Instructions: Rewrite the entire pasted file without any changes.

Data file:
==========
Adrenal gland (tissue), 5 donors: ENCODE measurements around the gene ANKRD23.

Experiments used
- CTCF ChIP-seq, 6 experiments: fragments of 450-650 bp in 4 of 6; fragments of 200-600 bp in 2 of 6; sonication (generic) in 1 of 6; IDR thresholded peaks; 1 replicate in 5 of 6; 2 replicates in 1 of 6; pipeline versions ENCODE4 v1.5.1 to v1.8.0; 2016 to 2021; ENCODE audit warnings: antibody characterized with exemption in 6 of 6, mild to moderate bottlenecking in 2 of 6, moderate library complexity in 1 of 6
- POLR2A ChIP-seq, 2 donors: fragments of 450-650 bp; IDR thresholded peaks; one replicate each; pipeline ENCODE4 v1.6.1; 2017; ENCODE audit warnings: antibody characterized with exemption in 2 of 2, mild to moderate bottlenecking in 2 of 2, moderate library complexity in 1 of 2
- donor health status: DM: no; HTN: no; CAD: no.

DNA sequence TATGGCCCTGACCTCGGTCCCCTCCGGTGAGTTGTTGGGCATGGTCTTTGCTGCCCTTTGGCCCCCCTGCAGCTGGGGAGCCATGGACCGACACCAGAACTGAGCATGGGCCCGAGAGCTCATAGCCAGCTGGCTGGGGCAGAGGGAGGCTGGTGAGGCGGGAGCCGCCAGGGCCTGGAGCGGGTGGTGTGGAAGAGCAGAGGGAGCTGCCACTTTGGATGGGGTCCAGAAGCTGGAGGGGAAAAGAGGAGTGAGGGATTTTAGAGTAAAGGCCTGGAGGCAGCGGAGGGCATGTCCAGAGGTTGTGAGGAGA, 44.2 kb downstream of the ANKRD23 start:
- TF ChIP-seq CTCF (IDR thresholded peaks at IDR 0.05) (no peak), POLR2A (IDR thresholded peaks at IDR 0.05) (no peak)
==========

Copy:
Adrenal gland (tissue), 5 donors: ENCODE measurements around the gene ANKRD23.

Experiments used
- CTCF ChIP-seq, 6 experiments: fragments of 450-650 bp in 4 of 6; fragments of 200-600 bp in 2 of 6; sonication (generic) in 1 of 6; IDR thresholded peaks; 1 replicate in 5 of 6; 2 replicates in 1 of 6; pipeline versions ENCODE4 v1.5.1 to v1.8.0; 2016 to 2021; ENCODE audit warnings: antibody characterized with exemption in 6 of 6, mild to moderate bottlenecking in 2 of 6, moderate library complexity in 1 of 6
- POLR2A ChIP-seq, 2 donors: fragments of 450-650 bp; IDR thresholded peaks; one replicate each; pipeline ENCODE4 v1.6.1; 2017; ENCODE audit warnings: antibody characterized with exemption in 2 of 2, mild to moderate bottlenecking in 2 of 2, moderate library complexity in 1 of 2
- donor health status: DM: no; HTN: no; CAD: no.

DNA sequence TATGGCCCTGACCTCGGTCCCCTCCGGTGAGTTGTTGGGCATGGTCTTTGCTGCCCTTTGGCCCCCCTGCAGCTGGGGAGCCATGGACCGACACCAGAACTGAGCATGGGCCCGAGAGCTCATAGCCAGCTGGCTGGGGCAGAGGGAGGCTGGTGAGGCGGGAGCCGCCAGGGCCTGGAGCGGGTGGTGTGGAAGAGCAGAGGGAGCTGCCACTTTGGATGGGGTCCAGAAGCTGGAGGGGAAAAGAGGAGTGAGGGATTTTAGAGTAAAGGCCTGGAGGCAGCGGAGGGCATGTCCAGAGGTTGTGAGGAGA, 44.2 kb downstream of the ANKRD23 start:
- TF ChIP-seq CTCF (IDR thresholded peaks at IDR 0.05) (no peak), POLR2A (IDR thresholded peaks at IDR 0.05) (no peak)